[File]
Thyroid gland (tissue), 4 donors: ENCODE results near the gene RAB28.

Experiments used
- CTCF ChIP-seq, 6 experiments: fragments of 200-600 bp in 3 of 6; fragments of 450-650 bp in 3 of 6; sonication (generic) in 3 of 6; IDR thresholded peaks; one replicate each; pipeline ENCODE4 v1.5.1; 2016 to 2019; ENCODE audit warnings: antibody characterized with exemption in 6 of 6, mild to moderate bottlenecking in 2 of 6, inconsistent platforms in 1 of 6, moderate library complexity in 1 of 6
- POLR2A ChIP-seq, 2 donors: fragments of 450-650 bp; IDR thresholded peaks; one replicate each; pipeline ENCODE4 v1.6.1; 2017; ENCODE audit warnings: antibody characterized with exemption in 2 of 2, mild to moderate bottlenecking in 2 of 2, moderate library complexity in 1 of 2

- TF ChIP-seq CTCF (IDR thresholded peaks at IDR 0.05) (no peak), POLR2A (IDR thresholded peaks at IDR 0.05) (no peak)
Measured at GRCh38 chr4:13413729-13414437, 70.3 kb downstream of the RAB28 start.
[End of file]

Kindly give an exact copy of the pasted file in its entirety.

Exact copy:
Thyroid gland (tissue), 4 donors: ENCODE results near the gene RAB28.

Experiments used
- CTCF ChIP-seq, 6 experiments: fragments of 200-600 bp in 3 of 6; fragments of 450-650 bp in 3 of 6; sonication (generic) in 3 of 6; IDR thresholded peaks; one replicate each; pipeline ENCODE4 v1.5.1; 2016 to 2019; ENCODE audit warnings: antibody characterized with exemption in 6 of 6, mild to moderate bottlenecking in 2 of 6, inconsistent platforms in 1 of 6, moderate library complexity in 1 of 6
- POLR2A ChIP-seq, 2 donors: fragments of 450-650 bp; IDR thresholded peaks; one replicate each; pipeline ENCODE4 v1.6.1; 2017; ENCODE audit warnings: antibody characterized with exemption in 2 of 2, mild to moderate bottlenecking in 2 of 2, moderate library complexity in 1 of 2

- TF ChIP-seq CTCF (IDR thresholded peaks at IDR 0.05) (no peak), POLR2A (IDR thresholded peaks at IDR 0.05) (no peak)
Measured at GRCh38 chr4:13413729-13414437, 70.3 kb downstream of the RAB28 start.